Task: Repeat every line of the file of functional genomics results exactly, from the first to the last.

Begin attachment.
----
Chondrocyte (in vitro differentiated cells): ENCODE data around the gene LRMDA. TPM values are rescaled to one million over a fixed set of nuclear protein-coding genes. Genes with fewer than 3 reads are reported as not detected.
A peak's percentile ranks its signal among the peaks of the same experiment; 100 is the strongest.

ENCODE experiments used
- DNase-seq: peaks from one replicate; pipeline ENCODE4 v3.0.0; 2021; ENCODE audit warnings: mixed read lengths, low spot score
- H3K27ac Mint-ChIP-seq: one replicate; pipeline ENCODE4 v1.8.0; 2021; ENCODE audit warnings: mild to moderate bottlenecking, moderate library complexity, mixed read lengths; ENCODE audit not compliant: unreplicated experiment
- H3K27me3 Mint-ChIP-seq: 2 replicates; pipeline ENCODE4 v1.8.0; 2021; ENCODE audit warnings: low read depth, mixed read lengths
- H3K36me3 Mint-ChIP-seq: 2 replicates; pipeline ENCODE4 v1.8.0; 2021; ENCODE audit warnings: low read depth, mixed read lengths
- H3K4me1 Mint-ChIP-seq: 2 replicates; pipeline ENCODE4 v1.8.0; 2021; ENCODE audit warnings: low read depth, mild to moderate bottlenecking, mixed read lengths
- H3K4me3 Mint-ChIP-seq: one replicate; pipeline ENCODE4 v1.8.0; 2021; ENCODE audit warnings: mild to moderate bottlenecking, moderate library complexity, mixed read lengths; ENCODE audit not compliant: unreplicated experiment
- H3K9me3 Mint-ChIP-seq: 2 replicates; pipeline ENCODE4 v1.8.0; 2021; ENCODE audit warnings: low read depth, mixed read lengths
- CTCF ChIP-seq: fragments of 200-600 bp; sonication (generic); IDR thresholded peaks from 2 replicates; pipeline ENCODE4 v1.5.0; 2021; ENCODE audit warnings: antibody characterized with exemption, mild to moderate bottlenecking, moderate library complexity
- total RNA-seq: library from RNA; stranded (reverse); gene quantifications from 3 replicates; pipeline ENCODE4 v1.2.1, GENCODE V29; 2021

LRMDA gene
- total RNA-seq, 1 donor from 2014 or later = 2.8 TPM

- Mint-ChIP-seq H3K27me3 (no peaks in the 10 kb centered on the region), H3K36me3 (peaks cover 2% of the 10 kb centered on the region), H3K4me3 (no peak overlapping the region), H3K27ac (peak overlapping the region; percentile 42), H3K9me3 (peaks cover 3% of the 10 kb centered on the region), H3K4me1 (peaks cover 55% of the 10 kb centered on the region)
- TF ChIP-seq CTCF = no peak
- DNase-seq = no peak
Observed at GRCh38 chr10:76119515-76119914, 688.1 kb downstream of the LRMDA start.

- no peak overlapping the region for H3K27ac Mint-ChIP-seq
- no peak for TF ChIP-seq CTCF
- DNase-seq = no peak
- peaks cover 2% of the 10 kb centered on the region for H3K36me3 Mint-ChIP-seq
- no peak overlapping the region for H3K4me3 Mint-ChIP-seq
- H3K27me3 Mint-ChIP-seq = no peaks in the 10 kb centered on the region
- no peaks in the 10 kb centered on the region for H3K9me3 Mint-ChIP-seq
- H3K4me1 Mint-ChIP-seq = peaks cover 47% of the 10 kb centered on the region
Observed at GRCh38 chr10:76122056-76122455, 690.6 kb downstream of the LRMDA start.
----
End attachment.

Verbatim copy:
Chondrocyte (in vitro differentiated cells): ENCODE data around the gene LRMDA. TPM values are rescaled to one million over a fixed set of nuclear protein-coding genes. Genes with fewer than 3 reads are reported as not detected.
A peak's percentile ranks its signal among the peaks of the same experiment; 100 is the strongest.

ENCODE experiments used
- DNase-seq: peaks from one replicate; pipeline ENCODE4 v3.0.0; 2021; ENCODE audit warnings: mixed read lengths, low spot score
- H3K27ac Mint-ChIP-seq: one replicate; pipeline ENCODE4 v1.8.0; 2021; ENCODE audit warnings: mild to moderate bottlenecking, moderate library complexity, mixed read lengths; ENCODE audit not compliant: unreplicated experiment
- H3K27me3 Mint-ChIP-seq: 2 replicates; pipeline ENCODE4 v1.8.0; 2021; ENCODE audit warnings: low read depth, mixed read lengths
- H3K36me3 Mint-ChIP-seq: 2 replicates; pipeline ENCODE4 v1.8.0; 2021; ENCODE audit warnings: low read depth, mixed read lengths
- H3K4me1 Mint-ChIP-seq: 2 replicates; pipeline ENCODE4 v1.8.0; 2021; ENCODE audit warnings: low read depth, mild to moderate bottlenecking, mixed read lengths
- H3K4me3 Mint-ChIP-seq: one replicate; pipeline ENCODE4 v1.8.0; 2021; ENCODE audit warnings: mild to moderate bottlenecking, moderate library complexity, mixed read lengths; ENCODE audit not compliant: unreplicated experiment
- H3K9me3 Mint-ChIP-seq: 2 replicates; pipeline ENCODE4 v1.8.0; 2021; ENCODE audit warnings: low read depth, mixed read lengths
- CTCF ChIP-seq: fragments of 200-600 bp; sonication (generic); IDR thresholded peaks from 2 replicates; pipeline ENCODE4 v1.5.0; 2021; ENCODE audit warnings: antibody characterized with exemption, mild to moderate bottlenecking, moderate library complexity
- total RNA-seq: library from RNA; stranded (reverse); gene quantifications from 3 replicates; pipeline ENCODE4 v1.2.1, GENCODE V29; 2021

LRMDA gene
- total RNA-seq, 1 donor from 2014 or later = 2.8 TPM

- Mint-ChIP-seq H3K27me3 (no peaks in the 10 kb centered on the region), H3K36me3 (peaks cover 2% of the 10 kb centered on the region), H3K4me3 (no peak overlapping the region), H3K27ac (peak overlapping the region; percentile 42), H3K9me3 (peaks cover 3% of the 10 kb centered on the region), H3K4me1 (peaks cover 55% of the 10 kb centered on the region)
- TF ChIP-seq CTCF = no peak
- DNase-seq = no peak
Observed at GRCh38 chr10:76119515-76119914, 688.1 kb downstream of the LRMDA start.

- no peak overlapping the region for H3K27ac Mint-ChIP-seq
- no peak for TF ChIP-seq CTCF
- DNase-seq = no peak
- peaks cover 2% of the 10 kb centered on the region for H3K36me3 Mint-ChIP-seq
- no peak overlapping the region for H3K4me3 Mint-ChIP-seq
- H3K27me3 Mint-ChIP-seq = no peaks in the 10 kb centered on the region
- no peaks in the 10 kb centered on the region for H3K9me3 Mint-ChIP-seq
- H3K4me1 Mint-ChIP-seq = peaks cover 47% of the 10 kb centered on the region
Observed at GRCh38 chr10:76122056-76122455, 690.6 kb downstream of the LRMDA start.